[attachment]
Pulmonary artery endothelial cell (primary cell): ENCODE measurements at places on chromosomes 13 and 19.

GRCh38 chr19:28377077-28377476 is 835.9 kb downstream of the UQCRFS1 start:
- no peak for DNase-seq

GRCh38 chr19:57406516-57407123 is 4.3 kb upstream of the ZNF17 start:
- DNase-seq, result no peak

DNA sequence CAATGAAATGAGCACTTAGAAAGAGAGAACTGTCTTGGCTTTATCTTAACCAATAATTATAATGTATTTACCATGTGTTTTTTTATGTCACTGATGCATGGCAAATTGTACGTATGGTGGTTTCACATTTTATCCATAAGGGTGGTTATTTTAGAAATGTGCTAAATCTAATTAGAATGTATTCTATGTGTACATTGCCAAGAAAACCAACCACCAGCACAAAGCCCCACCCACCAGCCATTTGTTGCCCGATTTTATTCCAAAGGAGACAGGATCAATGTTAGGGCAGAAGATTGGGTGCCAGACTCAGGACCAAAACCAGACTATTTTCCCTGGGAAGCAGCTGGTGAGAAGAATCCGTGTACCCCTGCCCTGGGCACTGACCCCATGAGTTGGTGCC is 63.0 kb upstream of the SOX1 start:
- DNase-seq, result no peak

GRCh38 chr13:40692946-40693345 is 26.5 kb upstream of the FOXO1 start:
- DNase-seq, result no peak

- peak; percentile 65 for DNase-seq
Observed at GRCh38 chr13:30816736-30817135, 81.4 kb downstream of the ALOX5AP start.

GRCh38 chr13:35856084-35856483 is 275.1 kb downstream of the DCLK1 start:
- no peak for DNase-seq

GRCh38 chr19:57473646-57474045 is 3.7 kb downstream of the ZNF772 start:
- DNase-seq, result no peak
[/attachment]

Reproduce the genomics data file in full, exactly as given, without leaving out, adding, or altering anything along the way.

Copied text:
Pulmonary artery endothelial cell (primary cell): ENCODE measurements at places on chromosomes 13 and 19.

GRCh38 chr19:28377077-28377476 is 835.9 kb downstream of the UQCRFS1 start:
- no peak for DNase-seq

GRCh38 chr19:57406516-57407123 is 4.3 kb upstream of the ZNF17 start:
- DNase-seq, result no peak

DNA sequence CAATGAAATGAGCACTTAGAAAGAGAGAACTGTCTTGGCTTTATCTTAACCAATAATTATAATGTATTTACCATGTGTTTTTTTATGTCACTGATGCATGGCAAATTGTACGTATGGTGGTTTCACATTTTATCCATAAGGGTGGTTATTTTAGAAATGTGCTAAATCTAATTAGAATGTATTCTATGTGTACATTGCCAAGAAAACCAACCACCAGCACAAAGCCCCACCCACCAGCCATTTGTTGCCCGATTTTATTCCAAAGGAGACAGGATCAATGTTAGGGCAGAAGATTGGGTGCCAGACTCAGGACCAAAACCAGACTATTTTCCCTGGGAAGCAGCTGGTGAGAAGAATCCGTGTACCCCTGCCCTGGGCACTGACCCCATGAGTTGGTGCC is 63.0 kb upstream of the SOX1 start:
- DNase-seq, result no peak

GRCh38 chr13:40692946-40693345 is 26.5 kb upstream of the FOXO1 start:
- DNase-seq, result no peak

- peak; percentile 65 for DNase-seq
Observed at GRCh38 chr13:30816736-30817135, 81.4 kb downstream of the ALOX5AP start.

GRCh38 chr13:35856084-35856483 is 275.1 kb downstream of the DCLK1 start:
- no peak for DNase-seq

GRCh38 chr19:57473646-57474045 is 3.7 kb downstream of the ZNF772 start:
- DNase-seq, result no peak